Having the majority of the game take place in an open world that rewards exploration gives the game a fresh feel, with the new approach a far cry from what players are used to in other LEGO video games. Don’t get me wrong, some missions will still see you working through traditional linear levels, but the sandbox world is well utilised for most missions and side quests. It gives LEGO City Undercover a unique identity that makes it stand out amongst the plethora of LEGO video games already available.

That being said, the main gameplay plays out the same as it has across all of the other LEGO video games you’ve played, regardless of the new open world setting. You’ll still be bashing enemies to pieces, hunting down collectible golden LEGO bricks (there are 450 to find in total so it’ll take you some time), as well as trying to collect as many studs as possible to hit those maximum completion stats. It’s the area in which the game falters the most; whilst gameplay is certainly enjoyable, it’s just more of the same all over again.

LEGO City Undercover

It’s something most gamers can overlook in established and much-loved universes such as ‘Marvel’, ‘DC’, or ‘Harry Potter’, but when you’re playing with unique characters in a setting that isn’t familiar to you it’s not quite the same. You still get cool powers thanks to Chase’s focus on going undercover (you’ll get to use a pig cannon as a farmer, shoot laser guns as an astronaut, and even rescue cats as a fireman), but it’s still more of the same you’ve done before as the likes of more popular characters such as Iron Man, Batman, or even Lord Voldermort… well… except maybe the ‘pig cannon’ part…

The new release of LEGO City Undercover sees a local co-op mode introduced – something that was criminally omitted from the Wii U version of the game. Whilst it’s fun to play with someone else, nothing new has been added to cater for the additional player. You’re simply doing the exact same things as in the single player mode, but with a palette swap of Chase that acts as a companion. It’s certainly a lot more bare-boned than the co-operative experience offered by other LEGO video games, but it’s a neat addition regardless.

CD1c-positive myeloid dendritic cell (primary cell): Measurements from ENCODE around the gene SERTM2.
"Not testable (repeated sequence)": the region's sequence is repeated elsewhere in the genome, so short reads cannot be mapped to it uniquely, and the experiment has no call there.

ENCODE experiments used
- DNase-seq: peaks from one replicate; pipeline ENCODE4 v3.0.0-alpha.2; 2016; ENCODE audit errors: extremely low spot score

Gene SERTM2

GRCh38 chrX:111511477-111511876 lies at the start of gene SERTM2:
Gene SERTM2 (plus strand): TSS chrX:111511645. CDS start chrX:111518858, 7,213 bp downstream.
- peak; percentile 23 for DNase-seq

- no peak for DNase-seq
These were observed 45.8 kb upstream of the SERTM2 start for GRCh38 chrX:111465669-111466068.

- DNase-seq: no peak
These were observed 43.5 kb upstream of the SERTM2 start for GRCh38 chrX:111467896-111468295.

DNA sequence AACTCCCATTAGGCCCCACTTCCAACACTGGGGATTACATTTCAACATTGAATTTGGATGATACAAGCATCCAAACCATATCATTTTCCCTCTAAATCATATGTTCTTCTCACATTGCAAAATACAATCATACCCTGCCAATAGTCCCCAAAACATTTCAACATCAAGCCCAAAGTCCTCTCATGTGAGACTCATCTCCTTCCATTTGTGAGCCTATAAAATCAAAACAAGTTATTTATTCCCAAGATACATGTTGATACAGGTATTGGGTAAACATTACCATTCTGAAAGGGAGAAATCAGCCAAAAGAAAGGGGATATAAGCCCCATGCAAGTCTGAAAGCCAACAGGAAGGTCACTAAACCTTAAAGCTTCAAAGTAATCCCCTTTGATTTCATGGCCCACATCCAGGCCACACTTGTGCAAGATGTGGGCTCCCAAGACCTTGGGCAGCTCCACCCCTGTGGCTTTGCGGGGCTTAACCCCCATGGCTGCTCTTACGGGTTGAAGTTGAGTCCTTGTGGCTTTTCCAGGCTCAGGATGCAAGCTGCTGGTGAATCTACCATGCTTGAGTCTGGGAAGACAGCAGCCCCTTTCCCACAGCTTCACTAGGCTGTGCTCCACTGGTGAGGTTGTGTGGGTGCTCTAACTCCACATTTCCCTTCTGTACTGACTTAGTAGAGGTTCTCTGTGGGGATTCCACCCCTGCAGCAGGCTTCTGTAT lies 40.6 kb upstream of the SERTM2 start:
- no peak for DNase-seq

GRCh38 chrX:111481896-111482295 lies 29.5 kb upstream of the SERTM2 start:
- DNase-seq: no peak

There is a perk that comes with the fact that multiplayer has been moulded around single player though, with it making the game a lot more accessible for younger players. Co-op in older LEGO video games had an emphasis on teamwork with both players utilising their character’s abilities to work together, but the fact that one player can do everything means that an inexperienced younger player can just join in for fun with no pressure. It’s a nice touch that will let older gamers play with youngsters who just want to tag along with ease for their first video game experience.

LEGO City Undercover

Besides the addition of multiplayer, the game also sees a boost with a 1080p resolution. There’s also an increase to the frame rate, which improves vastly on the Wii U edition of the game. Loading times have seen a minor improvement, though they’re still pretty noticeable. I’ve actually heard that they’re slower on the Nintendo Switch too, so multiplatform owners might want to bear that in mind when picking up the game.

Conclusion

Despite the sense of familiarity returning gamers will feel, LEGO City Undercover is still a lot of fun to play. LEGO City is a joy to explore, the story and characters are great, whilst the gameplay still remains a lot of fun. You can always count on LEGO video games to offer a lot of fun and it’s a trend that has continued here; just don’t expect to see anything fresh outside of the open world experience.

Developer: TT Games
Publisher: Warner Bros.Interactive Entertainment
Release Date: 07/04/2017
Format(s): Playstation 4 (Reviewed), Xbox One, Nintendo Switch, Nintendo Wii U, PC